The push is on once more to start up long-awaited, local-currency bond markets in Asian countries.
The idea, mooted again at the Asia-Pacific Economic Co-operation forum in Malaysia at the weekend, is an attractive one because Asian corporations still have only limited sources of financing.
They can raise equity capital through shares and derivatives (but only if market conditions are favourable), they can go to their local banks or, if they are big and rated, they can go to the US dollar bond market.
But if they had a local currency bond market they would do much better. They would no longer have to rely so heavily on fickle stock markets, they would not be hostage to the off-and-on again tap of local banks and they would not be so greatly at risk to foreigners.
It is also becoming important because Asian insurance and pension businesses are growing and their liabilities are almost all in local currency.
To balance this on the asset side of their balance sheets they would like nothing better than local-currency, fixed-income risk.
Their local-currency assets are much too heavily weighted towards volatile stock markets at the moment.
So it's a good idea and has always been one.
Easier said than done, unfortunately, because there is a big difficulty here called liquidity.
There must be a thriving secondary market in these instruments or they will not succeed.
People who buy them want the assurance that they can sell them again relatively quickly or they will not buy them in the first place.
Good liquidity is also needed to establish price. If trading is thin the spread between bid and offer prices can be so wide that issuers will regard the price as too low, buyers too high and they will both be right.
Liquidity is in some ways more critical on a bond market than on a stock market because all the common shares a company issues are identical but its bonds are not. Each new issue will have different terms.
Several things obstruct liquidity in Asian bond markets, however. The first is that in most successful bond markets, government issues lead the way.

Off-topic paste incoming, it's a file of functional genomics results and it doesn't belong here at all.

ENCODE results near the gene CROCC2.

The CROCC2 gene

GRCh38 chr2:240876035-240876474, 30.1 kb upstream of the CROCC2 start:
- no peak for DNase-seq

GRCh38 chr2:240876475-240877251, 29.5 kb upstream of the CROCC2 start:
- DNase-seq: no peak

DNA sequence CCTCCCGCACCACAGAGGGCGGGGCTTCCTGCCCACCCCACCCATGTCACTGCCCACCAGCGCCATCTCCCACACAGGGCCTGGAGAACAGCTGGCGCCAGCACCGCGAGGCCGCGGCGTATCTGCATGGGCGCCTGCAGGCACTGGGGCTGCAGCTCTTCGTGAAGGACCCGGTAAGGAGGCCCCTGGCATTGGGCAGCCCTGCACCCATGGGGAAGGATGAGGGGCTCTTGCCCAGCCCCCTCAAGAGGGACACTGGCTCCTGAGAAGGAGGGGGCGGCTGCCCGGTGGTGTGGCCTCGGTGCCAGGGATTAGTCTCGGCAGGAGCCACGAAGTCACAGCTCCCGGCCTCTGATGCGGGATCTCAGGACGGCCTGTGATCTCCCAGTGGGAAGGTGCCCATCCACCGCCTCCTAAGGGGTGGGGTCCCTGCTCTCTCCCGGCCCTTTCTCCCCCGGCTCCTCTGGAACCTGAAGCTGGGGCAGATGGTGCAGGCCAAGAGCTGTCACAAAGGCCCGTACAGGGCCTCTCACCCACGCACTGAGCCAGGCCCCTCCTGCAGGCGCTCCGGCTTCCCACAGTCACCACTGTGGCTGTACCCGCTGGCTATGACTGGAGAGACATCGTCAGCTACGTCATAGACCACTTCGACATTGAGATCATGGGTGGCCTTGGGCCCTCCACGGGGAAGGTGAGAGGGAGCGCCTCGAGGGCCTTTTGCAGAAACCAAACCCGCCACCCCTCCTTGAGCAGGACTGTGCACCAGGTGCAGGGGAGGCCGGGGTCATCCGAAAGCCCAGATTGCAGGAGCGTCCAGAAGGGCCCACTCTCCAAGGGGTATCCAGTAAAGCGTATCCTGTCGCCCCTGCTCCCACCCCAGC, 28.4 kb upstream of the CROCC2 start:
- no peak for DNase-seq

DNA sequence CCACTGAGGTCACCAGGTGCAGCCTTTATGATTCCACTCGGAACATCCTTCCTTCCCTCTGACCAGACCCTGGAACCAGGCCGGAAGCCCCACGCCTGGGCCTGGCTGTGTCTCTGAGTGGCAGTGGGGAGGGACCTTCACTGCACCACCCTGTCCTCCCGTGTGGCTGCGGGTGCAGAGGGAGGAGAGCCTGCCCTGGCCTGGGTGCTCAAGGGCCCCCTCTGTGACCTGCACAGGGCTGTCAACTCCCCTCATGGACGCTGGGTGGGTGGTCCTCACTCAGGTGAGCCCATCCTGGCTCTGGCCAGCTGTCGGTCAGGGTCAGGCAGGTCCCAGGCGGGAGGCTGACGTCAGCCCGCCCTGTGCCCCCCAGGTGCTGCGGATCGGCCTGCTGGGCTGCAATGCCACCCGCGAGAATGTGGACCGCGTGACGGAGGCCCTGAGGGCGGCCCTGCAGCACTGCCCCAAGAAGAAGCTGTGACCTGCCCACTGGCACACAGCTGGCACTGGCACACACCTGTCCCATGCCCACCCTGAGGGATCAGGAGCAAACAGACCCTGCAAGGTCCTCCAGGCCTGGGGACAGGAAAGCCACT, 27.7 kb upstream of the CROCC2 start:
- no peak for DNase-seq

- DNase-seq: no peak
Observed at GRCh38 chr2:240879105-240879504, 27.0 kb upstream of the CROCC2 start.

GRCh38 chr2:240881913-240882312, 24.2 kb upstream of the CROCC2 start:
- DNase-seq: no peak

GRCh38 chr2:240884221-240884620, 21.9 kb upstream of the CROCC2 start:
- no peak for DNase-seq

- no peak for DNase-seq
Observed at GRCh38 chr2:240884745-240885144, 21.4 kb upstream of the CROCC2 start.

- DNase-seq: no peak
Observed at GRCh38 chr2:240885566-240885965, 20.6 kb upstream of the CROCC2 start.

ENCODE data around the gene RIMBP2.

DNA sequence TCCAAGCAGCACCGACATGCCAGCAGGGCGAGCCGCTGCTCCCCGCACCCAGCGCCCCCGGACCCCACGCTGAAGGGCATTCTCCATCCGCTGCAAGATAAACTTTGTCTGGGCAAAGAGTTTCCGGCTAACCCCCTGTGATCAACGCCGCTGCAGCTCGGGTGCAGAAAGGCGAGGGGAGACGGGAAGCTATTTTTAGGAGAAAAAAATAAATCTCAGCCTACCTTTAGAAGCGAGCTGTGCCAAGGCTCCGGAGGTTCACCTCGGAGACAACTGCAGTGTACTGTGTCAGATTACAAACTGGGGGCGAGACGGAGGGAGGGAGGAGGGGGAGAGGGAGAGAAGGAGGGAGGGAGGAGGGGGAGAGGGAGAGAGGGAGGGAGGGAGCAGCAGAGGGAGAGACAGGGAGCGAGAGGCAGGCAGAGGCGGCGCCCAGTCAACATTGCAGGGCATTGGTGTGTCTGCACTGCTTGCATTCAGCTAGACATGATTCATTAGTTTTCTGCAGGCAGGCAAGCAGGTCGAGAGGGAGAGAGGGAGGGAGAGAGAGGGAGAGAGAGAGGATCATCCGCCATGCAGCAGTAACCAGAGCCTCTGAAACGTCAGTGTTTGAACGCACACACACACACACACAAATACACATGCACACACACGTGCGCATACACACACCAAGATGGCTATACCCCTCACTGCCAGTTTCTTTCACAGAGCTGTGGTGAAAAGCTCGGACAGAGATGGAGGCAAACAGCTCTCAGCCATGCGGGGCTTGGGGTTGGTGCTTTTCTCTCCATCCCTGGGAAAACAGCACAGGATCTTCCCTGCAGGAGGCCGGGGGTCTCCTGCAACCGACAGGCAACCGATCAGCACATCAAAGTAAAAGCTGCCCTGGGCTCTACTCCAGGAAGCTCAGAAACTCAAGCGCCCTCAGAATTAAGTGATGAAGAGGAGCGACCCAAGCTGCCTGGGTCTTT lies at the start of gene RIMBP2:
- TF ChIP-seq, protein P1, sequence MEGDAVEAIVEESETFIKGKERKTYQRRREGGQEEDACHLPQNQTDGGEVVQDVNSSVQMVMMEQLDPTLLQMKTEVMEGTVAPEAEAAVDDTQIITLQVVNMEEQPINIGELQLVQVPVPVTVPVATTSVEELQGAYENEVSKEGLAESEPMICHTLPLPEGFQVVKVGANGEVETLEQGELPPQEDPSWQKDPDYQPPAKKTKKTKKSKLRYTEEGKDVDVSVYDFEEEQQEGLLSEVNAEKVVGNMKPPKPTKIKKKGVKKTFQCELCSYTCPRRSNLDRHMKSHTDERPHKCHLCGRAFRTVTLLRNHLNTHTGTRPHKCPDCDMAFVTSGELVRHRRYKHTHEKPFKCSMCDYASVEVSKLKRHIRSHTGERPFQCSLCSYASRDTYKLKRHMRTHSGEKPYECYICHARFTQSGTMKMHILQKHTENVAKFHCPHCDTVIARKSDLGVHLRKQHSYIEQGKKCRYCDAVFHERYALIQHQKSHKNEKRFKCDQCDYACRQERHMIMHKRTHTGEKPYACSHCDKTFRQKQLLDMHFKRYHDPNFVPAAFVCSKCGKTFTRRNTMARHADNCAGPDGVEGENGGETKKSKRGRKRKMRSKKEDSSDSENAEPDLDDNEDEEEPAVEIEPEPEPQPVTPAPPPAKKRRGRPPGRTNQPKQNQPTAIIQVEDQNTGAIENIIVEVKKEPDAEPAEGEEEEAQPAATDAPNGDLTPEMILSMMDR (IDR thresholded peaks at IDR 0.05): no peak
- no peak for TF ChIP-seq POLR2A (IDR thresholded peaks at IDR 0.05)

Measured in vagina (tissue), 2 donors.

They are the large ones, they carry the least risk and they therefore determine the benchmark yields on which the market trades. The corporate bonds follow.
But, unusual as it may seem following a big financial crisis, Asian governments outside of Japan generally do not have much debt and little of what they have is local currency debt.
They had far more debt 15 years ago in some countries, Malaysia and Thailand particularly, but they have been paying it off or at least keeping it static relative to the size of their economies.
So unless they go needlessly into debt, and massively too, most local currency Asian bond markets would not have that government lead proven essential in other markets.
Secondly, there is the problem of those insurance and pension companies. They would love tradable local-currency debt, love it so much in fact that they would take it all off the market, put it into their vaults and not let it see the light of day again until it matured.
To satisfy this hunger and leave enough in the secondary market to create sufficient liquidity will require big bond markets indeed, bigger than they are likely to be for a long time, and meanwhile the lack of liquidity will hinder their growth.
Thirdly, there is the problem of the dealer network. If a local-currency bond market is to be successful, it must have the depth of large number of experienced dealing teams.
But these are not yet in place in most countries. No-one hires and trains dealers for a bond market that does not exist.
It all comes down to the old chicken or egg question. Which comes first? You won't have liquidity without a lot of bonds and you won't have those bonds without liquidity.
Apec gave the question a lot of talk but no answer yet.